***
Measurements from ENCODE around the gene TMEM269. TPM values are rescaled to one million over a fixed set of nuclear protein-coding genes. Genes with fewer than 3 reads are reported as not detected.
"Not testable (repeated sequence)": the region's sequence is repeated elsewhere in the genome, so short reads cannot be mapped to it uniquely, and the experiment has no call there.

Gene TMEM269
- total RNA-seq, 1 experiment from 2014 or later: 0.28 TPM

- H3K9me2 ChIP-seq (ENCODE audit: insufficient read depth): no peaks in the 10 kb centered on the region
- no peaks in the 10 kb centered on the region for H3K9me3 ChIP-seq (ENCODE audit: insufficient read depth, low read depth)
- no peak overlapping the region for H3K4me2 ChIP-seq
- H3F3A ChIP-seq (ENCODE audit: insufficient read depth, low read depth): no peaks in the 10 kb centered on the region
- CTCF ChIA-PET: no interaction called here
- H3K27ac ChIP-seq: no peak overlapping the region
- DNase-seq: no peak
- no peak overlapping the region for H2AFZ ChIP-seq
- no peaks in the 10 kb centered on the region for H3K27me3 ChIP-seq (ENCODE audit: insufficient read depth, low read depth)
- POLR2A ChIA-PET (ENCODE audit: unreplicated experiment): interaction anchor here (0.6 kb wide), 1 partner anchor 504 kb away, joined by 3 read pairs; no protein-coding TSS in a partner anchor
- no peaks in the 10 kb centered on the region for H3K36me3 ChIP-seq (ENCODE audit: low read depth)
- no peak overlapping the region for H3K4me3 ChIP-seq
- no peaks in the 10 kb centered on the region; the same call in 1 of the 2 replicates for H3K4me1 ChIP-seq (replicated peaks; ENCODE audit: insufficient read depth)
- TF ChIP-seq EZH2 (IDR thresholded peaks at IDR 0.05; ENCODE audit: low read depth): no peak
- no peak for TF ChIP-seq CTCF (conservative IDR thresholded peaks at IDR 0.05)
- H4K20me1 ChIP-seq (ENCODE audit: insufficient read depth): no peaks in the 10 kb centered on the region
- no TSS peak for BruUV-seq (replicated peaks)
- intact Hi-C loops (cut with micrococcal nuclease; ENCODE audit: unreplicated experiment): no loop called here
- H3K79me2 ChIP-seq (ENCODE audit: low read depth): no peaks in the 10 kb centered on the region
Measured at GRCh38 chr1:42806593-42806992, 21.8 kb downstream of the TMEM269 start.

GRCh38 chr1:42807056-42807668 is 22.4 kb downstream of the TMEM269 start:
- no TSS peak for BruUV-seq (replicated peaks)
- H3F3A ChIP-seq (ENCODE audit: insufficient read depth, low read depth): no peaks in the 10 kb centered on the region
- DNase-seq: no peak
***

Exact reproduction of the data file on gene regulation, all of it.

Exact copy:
Measurements from ENCODE around the gene TMEM269. TPM values are rescaled to one million over a fixed set of nuclear protein-coding genes. Genes with fewer than 3 reads are reported as not detected.
"Not testable (repeated sequence)": the region's sequence is repeated elsewhere in the genome, so short reads cannot be mapped to it uniquely, and the experiment has no call there.

Gene TMEM269
- total RNA-seq, 1 experiment from 2014 or later: 0.28 TPM

- H3K9me2 ChIP-seq (ENCODE audit: insufficient read depth): no peaks in the 10 kb centered on the region
- no peaks in the 10 kb centered on the region for H3K9me3 ChIP-seq (ENCODE audit: insufficient read depth, low read depth)
- no peak overlapping the region for H3K4me2 ChIP-seq
- H3F3A ChIP-seq (ENCODE audit: insufficient read depth, low read depth): no peaks in the 10 kb centered on the region
- CTCF ChIA-PET: no interaction called here
- H3K27ac ChIP-seq: no peak overlapping the region
- DNase-seq: no peak
- no peak overlapping the region for H2AFZ ChIP-seq
- no peaks in the 10 kb centered on the region for H3K27me3 ChIP-seq (ENCODE audit: insufficient read depth, low read depth)
- POLR2A ChIA-PET (ENCODE audit: unreplicated experiment): interaction anchor here (0.6 kb wide), 1 partner anchor 504 kb away, joined by 3 read pairs; no protein-coding TSS in a partner anchor
- no peaks in the 10 kb centered on the region for H3K36me3 ChIP-seq (ENCODE audit: low read depth)
- no peak overlapping the region for H3K4me3 ChIP-seq
- no peaks in the 10 kb centered on the region; the same call in 1 of the 2 replicates for H3K4me1 ChIP-seq (replicated peaks; ENCODE audit: insufficient read depth)
- TF ChIP-seq EZH2 (IDR thresholded peaks at IDR 0.05; ENCODE audit: low read depth): no peak
- no peak for TF ChIP-seq CTCF (conservative IDR thresholded peaks at IDR 0.05)
- H4K20me1 ChIP-seq (ENCODE audit: insufficient read depth): no peaks in the 10 kb centered on the region
- no TSS peak for BruUV-seq (replicated peaks)
- intact Hi-C loops (cut with micrococcal nuclease; ENCODE audit: unreplicated experiment): no loop called here
- H3K79me2 ChIP-seq (ENCODE audit: low read depth): no peaks in the 10 kb centered on the region
Measured at GRCh38 chr1:42806593-42806992, 21.8 kb downstream of the TMEM269 start.

GRCh38 chr1:42807056-42807668 is 22.4 kb downstream of the TMEM269 start:
- no TSS peak for BruUV-seq (replicated peaks)
- H3F3A ChIP-seq (ENCODE audit: insufficient read depth, low read depth): no peaks in the 10 kb centered on the region
- DNase-seq: no peak